You don’t need a license if you’re doing one of the three deal types listed and you avoid marketing the properties. However, having a license allows you to perform the duties of a traditional realtor or broker. That means you can market the property to prospective buyers and collect commissions if you choose to do that instead of wholesaling. In addition, the information covered in licensing classes contains most of what you need to know to stay within state laws when negotiating a deal.
California wholesale real estate legal tips
The reason there’s a limited selection of deal structures that work for the wholesale property market in California is because state laws require anyone who markets properties or advertises their services brokering deals to be licensed appropriately. Without at minimum a sales license, if not a full broker’s license, penalties for advertising oneself in ways that fit the legal definition of a real estate salesperson can run to $20,000 plus legal costs.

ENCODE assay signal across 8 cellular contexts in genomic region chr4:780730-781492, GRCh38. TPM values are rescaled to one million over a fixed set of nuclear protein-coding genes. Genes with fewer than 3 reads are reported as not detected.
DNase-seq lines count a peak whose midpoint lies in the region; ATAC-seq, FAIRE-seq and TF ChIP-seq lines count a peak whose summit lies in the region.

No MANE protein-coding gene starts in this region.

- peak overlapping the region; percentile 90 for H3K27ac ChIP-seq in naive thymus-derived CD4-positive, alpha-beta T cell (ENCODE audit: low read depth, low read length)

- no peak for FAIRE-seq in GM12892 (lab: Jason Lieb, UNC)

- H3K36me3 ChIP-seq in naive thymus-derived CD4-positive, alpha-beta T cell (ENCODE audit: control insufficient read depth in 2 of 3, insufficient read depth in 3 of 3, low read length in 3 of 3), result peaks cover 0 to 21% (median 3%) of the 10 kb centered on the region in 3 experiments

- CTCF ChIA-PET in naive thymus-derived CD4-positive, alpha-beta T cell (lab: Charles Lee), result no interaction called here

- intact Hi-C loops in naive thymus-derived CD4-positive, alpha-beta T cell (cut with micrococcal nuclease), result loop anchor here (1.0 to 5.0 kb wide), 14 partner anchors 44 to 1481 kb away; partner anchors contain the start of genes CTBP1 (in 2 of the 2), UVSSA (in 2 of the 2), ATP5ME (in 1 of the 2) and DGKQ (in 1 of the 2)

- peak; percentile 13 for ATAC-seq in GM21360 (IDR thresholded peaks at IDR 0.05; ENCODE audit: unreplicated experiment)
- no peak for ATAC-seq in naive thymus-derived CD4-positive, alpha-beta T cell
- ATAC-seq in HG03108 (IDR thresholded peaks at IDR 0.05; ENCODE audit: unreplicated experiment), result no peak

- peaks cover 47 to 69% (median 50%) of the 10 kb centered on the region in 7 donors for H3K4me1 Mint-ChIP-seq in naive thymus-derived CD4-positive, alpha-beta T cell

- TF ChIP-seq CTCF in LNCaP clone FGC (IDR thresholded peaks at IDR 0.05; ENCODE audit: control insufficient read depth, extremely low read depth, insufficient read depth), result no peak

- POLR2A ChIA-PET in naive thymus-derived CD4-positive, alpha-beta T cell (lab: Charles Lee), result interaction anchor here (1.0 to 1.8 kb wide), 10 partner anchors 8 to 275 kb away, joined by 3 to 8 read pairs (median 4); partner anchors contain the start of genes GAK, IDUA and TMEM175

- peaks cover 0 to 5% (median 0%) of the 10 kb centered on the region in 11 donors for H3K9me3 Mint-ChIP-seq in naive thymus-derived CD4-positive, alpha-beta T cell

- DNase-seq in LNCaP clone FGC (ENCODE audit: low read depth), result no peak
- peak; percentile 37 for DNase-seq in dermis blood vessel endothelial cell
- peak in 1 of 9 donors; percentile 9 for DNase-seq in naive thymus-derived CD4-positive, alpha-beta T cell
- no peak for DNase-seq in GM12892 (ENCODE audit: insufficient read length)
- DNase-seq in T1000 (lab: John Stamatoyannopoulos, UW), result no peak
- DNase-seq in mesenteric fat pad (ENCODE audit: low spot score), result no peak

- Assigned contract deals with no marketing are legal because you are simply securing a sales contract and offering it to a buyer privately
- Buy and sell agreements work because you hold the property for an assigned period of time before reselling it as the owner
- Double closings work for similar reasons, passing the property through your hands, so you’re selling it to the end owner
The limitations against marketing the property mean that you’ll have to depend on your network of private contacts and known buyers to make deals. At the same time, most investors find those are exactly the people in the market for wholesale properties, and they often look to their professional networks first when looking for property investments.